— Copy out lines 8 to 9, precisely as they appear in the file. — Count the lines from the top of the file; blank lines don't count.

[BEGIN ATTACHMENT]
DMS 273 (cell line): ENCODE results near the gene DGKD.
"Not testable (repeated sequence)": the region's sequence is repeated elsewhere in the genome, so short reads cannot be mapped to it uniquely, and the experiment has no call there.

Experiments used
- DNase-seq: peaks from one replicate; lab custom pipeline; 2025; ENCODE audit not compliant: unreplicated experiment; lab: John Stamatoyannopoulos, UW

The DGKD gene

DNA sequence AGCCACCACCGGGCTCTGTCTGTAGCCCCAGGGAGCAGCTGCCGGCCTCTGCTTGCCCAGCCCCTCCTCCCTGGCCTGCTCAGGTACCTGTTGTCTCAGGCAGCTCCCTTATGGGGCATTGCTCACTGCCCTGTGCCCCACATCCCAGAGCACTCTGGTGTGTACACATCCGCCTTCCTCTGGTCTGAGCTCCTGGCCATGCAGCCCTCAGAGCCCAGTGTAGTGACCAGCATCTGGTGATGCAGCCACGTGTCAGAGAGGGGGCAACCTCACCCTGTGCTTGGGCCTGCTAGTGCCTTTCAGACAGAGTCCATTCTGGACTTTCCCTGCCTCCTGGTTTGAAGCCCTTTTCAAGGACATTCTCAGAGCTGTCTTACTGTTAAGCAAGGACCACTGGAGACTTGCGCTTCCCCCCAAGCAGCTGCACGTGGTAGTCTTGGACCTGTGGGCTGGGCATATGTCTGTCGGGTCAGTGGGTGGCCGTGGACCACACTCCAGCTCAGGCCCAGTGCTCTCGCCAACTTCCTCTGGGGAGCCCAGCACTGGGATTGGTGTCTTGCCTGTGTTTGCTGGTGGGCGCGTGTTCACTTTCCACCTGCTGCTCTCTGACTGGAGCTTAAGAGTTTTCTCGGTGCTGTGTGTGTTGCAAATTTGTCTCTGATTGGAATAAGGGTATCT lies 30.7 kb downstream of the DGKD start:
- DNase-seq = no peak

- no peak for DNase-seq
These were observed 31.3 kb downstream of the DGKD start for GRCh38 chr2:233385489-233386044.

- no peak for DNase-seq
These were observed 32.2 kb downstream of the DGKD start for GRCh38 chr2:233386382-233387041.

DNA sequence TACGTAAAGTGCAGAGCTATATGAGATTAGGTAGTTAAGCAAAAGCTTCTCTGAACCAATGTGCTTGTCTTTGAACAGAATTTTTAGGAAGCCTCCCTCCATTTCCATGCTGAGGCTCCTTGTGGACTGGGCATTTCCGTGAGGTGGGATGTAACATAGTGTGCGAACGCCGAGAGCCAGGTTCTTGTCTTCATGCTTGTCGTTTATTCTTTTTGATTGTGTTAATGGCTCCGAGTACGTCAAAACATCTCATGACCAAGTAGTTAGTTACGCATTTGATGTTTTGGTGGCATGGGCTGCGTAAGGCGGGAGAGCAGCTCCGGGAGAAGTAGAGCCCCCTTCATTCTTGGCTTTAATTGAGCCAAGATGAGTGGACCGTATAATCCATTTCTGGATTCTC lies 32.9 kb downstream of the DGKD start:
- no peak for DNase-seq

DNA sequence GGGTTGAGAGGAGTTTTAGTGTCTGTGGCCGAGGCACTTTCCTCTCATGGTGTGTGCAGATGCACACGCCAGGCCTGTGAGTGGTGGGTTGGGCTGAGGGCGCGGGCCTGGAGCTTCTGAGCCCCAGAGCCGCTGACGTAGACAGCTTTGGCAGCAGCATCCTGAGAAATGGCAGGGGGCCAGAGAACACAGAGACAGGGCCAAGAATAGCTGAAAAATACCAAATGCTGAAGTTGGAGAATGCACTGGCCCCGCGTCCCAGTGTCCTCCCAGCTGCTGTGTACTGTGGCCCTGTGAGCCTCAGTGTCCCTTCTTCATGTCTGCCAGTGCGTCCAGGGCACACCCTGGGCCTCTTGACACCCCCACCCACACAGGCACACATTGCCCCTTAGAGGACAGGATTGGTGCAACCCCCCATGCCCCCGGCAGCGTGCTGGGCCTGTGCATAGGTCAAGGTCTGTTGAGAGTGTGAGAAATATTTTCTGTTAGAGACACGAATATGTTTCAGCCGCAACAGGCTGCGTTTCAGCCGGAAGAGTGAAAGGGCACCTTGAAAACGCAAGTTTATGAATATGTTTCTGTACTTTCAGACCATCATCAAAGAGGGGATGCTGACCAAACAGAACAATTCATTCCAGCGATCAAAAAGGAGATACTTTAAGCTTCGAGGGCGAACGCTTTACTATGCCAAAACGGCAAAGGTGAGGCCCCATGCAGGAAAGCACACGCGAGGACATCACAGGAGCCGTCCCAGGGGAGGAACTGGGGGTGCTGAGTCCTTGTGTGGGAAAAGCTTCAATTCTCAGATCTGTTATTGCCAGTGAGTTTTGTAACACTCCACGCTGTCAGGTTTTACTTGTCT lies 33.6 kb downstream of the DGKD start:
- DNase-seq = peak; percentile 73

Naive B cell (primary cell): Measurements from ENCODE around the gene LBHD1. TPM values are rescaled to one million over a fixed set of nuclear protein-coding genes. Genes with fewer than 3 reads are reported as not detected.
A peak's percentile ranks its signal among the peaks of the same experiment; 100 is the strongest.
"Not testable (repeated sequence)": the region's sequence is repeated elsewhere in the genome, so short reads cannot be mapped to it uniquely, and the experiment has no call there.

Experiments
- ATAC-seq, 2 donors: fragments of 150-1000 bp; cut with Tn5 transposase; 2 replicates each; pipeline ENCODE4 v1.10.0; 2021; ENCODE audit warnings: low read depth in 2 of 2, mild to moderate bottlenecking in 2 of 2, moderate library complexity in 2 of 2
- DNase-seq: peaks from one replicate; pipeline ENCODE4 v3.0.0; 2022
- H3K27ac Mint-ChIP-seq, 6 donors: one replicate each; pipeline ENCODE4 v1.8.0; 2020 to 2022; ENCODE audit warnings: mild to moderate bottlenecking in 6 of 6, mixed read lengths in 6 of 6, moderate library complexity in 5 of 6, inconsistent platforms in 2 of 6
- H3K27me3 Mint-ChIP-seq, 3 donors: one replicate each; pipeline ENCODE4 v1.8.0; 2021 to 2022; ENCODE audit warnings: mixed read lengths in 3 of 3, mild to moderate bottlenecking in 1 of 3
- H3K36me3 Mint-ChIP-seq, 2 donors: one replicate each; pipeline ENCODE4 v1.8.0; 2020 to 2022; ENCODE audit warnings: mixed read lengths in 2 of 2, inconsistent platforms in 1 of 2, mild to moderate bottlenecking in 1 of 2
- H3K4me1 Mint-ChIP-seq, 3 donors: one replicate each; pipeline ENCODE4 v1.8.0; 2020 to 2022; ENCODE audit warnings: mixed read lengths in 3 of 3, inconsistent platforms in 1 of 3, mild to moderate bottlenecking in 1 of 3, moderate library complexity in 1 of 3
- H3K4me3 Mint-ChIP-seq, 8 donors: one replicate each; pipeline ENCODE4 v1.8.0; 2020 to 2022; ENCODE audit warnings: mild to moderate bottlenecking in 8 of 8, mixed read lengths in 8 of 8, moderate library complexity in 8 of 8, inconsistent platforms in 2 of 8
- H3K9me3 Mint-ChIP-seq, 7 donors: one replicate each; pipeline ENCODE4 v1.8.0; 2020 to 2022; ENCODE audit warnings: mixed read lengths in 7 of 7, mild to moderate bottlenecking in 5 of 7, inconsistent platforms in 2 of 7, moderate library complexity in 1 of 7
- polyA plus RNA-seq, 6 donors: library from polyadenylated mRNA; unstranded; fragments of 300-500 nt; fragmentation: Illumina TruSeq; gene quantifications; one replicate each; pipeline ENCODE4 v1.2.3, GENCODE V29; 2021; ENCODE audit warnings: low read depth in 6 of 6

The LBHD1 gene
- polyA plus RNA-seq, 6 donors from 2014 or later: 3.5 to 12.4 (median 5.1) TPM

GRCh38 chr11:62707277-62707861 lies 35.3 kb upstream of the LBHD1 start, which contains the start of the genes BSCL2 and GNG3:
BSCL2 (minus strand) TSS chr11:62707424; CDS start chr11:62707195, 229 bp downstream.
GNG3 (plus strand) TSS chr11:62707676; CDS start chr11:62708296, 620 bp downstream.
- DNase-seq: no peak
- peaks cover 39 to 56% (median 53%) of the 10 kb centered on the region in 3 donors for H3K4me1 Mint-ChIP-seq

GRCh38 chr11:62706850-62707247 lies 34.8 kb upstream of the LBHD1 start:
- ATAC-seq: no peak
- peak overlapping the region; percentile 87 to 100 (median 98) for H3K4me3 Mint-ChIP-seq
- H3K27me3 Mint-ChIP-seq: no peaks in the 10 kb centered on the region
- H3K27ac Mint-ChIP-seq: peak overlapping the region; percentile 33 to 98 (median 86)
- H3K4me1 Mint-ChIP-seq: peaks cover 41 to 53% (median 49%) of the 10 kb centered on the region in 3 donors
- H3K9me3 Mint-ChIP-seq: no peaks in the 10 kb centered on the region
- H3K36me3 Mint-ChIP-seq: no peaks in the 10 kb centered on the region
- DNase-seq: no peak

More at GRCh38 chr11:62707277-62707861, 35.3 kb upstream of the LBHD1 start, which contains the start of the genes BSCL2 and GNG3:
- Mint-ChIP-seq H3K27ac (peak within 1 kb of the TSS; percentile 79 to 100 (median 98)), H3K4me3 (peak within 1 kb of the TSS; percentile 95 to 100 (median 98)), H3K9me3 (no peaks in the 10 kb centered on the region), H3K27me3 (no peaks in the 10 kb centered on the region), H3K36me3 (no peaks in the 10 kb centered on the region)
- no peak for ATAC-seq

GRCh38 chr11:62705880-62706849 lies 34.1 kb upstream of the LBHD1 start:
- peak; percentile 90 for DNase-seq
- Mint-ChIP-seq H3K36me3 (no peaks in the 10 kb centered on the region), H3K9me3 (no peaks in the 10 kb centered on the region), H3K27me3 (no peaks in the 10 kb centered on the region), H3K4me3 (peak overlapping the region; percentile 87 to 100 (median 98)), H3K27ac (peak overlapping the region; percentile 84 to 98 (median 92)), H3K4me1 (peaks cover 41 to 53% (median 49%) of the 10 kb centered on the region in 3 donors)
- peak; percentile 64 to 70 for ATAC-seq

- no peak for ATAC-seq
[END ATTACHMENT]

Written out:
- no peak for DNase-seq
These were observed 31.3 kb downstream of the DGKD start for GRCh38 chr2:233385489-233386044.